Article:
The two-month-old Mia Mottley-led Government has fallen victim to an online scam.
Confirmation of this today from Minister of Small Business, Entrepreneurship and Commerce Dwight Sutherland, while warning local entrepeneurs not to be duped into making payments to the operators of the fake scheme who he said were posing as facilitators of his ministry’s yet to be fully implemented Trust Loan Fund.
Prime Minister and Minister of Finance Mia Mottley, in her June 11 mini Budget, had announced that Government was prepared to offer collateral-free loans of up to $5,000 to budding businesses on presentation of a viable, basic expenditure plan.
However, Sutherland explained today that while the proposed scheme was at an advanced stage, it had not yet been officially launched.
“There are already persons purporting online to be facilitators of this loan [scheme]. Let me therefore categorically state that my ministry is solely responsible for this loan facility and has not given any permission to anyone to act on its behalf,” he told participants at the Barbados Manufacturers’ Association (BMA) Guide to Costing seminar at Pelican Village Craft Centre.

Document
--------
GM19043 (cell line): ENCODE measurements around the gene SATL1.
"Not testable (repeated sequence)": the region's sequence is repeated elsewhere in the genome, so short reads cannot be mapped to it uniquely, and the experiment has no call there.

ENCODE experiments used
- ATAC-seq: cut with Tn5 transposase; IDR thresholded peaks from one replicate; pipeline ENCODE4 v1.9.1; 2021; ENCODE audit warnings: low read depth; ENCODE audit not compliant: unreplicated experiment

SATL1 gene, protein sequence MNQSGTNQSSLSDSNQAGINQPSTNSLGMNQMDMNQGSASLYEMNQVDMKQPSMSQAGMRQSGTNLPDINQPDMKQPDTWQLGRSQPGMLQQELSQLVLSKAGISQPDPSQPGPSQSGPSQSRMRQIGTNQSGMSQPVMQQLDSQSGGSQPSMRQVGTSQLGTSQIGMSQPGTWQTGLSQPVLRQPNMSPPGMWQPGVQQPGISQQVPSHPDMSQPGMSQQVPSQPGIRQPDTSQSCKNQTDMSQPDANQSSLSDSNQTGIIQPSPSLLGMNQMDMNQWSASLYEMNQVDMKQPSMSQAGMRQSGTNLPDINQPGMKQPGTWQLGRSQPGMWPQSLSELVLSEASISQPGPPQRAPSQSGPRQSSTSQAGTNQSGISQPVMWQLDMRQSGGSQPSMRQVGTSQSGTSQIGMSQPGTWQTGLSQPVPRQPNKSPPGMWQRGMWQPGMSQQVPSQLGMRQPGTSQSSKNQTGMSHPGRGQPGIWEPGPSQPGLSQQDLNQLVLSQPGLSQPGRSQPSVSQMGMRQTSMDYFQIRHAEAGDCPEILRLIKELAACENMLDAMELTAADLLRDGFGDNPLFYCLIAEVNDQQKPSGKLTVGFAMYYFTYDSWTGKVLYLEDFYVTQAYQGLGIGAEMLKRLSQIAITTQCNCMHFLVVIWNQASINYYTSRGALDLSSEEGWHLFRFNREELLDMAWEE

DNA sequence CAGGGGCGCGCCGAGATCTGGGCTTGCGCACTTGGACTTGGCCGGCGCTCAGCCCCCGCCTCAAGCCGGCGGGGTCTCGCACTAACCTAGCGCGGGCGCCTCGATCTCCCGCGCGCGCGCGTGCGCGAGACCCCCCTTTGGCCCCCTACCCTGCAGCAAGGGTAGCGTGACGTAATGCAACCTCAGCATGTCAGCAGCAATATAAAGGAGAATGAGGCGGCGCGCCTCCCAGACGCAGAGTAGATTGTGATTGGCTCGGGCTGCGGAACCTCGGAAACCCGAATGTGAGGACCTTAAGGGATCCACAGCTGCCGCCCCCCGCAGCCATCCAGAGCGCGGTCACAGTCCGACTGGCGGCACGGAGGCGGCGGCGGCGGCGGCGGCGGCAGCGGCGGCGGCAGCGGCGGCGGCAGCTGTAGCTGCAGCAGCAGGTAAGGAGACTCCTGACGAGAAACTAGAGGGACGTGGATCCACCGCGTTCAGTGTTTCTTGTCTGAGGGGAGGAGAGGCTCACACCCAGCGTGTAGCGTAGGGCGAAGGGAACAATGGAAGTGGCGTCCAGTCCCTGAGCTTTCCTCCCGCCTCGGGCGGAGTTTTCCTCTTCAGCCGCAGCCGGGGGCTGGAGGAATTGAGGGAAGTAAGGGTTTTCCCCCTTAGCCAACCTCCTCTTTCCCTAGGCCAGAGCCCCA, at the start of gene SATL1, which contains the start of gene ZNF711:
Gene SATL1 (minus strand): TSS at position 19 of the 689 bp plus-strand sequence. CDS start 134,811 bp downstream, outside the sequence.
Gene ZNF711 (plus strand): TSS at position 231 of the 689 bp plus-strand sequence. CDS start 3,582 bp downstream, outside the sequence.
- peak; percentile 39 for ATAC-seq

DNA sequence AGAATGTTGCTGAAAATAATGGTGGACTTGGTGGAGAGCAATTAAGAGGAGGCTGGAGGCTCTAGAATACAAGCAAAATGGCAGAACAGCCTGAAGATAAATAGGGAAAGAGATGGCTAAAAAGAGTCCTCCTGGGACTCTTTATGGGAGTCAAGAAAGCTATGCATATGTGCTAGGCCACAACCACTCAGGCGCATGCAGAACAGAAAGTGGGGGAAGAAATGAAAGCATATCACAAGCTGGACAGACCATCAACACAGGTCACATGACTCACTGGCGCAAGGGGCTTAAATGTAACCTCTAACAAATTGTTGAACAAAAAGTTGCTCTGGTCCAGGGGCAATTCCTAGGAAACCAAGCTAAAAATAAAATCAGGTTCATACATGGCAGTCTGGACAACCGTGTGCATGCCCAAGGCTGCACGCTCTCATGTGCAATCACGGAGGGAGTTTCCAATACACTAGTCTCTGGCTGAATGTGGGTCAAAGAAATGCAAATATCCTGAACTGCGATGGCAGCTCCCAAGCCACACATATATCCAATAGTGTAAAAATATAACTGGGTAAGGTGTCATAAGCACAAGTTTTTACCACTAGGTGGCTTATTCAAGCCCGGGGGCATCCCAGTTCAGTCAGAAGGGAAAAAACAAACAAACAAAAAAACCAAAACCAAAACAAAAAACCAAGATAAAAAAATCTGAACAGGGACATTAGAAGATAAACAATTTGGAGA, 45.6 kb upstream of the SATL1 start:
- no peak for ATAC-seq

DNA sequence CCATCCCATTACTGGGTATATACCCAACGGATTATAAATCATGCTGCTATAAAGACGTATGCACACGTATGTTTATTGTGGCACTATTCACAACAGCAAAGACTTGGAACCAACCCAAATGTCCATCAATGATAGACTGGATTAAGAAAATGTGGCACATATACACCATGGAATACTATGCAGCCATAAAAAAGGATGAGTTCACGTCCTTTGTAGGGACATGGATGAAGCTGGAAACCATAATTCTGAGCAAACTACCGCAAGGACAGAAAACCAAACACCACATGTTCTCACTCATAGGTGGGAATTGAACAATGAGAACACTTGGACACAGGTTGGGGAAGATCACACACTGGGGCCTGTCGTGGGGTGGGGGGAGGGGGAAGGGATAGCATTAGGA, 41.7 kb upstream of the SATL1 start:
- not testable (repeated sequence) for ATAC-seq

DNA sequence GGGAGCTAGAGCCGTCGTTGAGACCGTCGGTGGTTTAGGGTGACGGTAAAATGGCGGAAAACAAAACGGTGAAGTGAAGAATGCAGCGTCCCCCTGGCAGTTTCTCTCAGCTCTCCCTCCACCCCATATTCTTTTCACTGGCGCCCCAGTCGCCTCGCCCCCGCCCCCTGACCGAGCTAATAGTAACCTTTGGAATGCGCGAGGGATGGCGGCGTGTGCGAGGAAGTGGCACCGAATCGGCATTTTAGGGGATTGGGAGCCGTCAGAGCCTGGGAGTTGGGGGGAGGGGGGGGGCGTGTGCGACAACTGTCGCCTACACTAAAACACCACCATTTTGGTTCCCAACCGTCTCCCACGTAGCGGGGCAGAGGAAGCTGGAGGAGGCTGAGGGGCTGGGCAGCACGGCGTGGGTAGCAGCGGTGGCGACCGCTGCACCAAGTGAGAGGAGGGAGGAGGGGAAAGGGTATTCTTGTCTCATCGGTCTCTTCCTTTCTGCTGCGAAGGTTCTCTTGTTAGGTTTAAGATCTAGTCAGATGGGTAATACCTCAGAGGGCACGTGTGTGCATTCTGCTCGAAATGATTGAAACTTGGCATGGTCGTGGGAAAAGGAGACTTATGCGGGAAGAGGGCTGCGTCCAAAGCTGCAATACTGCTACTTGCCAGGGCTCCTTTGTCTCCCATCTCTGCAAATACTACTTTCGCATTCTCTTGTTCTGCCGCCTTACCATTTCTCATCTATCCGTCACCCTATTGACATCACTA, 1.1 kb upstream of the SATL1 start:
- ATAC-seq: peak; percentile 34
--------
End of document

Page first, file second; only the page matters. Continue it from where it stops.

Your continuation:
Without giving details, he further warned entrepreneurs that “if you go online and you see someone saying to you they need $50 in order to secure you a trust loan, you know that is not the Minister of Entrepreneurship, Small Business and Commerce”.
“The general public is therefore warned against being [duped] by such persons whose intention is to get you to extend personal funds to access this loan facility,” he stressed.
In keeping with a manifesto promise made by her Barbados Labour Party (BLP), Mottley had said that the loan programme would be “introduced within three months” or “as soon as possible” by Government, working with a relevant financial institution.
“Let me just advise that the infrastructural planning to roll out the much anticipated Trust Loan Fund is at an advanced stage and every effort is being made to give clarity and transparency to the process,” Sutherland said, while explaining that the programme, which is expected to cost Government $10 million per year, would offer a “very minimal” interest rate of roughly between 1.5 and 2 per cent.